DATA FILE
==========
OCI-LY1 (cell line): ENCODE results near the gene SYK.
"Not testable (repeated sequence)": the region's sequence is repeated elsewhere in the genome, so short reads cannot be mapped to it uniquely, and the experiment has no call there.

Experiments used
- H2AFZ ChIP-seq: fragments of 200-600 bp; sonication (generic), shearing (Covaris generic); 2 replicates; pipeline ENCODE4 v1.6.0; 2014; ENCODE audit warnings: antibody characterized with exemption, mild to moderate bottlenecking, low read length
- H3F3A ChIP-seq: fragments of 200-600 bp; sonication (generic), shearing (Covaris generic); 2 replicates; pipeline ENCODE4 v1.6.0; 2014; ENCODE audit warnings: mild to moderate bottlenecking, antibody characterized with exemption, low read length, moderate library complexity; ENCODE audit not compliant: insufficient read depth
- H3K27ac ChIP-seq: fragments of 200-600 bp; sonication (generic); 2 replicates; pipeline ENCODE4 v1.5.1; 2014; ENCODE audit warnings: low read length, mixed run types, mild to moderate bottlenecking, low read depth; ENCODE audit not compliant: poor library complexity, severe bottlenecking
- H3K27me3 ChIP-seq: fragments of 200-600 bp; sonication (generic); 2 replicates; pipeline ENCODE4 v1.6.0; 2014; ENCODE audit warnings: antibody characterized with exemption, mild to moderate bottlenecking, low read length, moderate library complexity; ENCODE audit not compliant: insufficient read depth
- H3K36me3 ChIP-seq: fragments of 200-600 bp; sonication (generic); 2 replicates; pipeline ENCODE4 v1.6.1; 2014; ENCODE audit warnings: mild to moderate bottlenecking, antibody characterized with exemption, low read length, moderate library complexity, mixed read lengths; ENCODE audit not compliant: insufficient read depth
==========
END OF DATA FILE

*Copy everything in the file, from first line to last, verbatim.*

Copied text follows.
OCI-LY1 (cell line): ENCODE results near the gene SYK.
"Not testable (repeated sequence)": the region's sequence is repeated elsewhere in the genome, so short reads cannot be mapped to it uniquely, and the experiment has no call there.

Experiments used
- H2AFZ ChIP-seq: fragments of 200-600 bp; sonication (generic), shearing (Covaris generic); 2 replicates; pipeline ENCODE4 v1.6.0; 2014; ENCODE audit warnings: antibody characterized with exemption, mild to moderate bottlenecking, low read length
- H3F3A ChIP-seq: fragments of 200-600 bp; sonication (generic), shearing (Covaris generic); 2 replicates; pipeline ENCODE4 v1.6.0; 2014; ENCODE audit warnings: mild to moderate bottlenecking, antibody characterized with exemption, low read length, moderate library complexity; ENCODE audit not compliant: insufficient read depth
- H3K27ac ChIP-seq: fragments of 200-600 bp; sonication (generic); 2 replicates; pipeline ENCODE4 v1.5.1; 2014; ENCODE audit warnings: low read length, mixed run types, mild to moderate bottlenecking, low read depth; ENCODE audit not compliant: poor library complexity, severe bottlenecking
- H3K27me3 ChIP-seq: fragments of 200-600 bp; sonication (generic); 2 replicates; pipeline ENCODE4 v1.6.0; 2014; ENCODE audit warnings: antibody characterized with exemption, mild to moderate bottlenecking, low read length, moderate library complexity; ENCODE audit not compliant: insufficient read depth
- H3K36me3 ChIP-seq: fragments of 200-600 bp; sonication (generic); 2 replicates; pipeline ENCODE4 v1.6.1; 2014; ENCODE audit warnings: mild to moderate bottlenecking, antibody characterized with exemption, low read length, moderate library complexity, mixed read lengths; ENCODE audit not compliant: insufficient read depth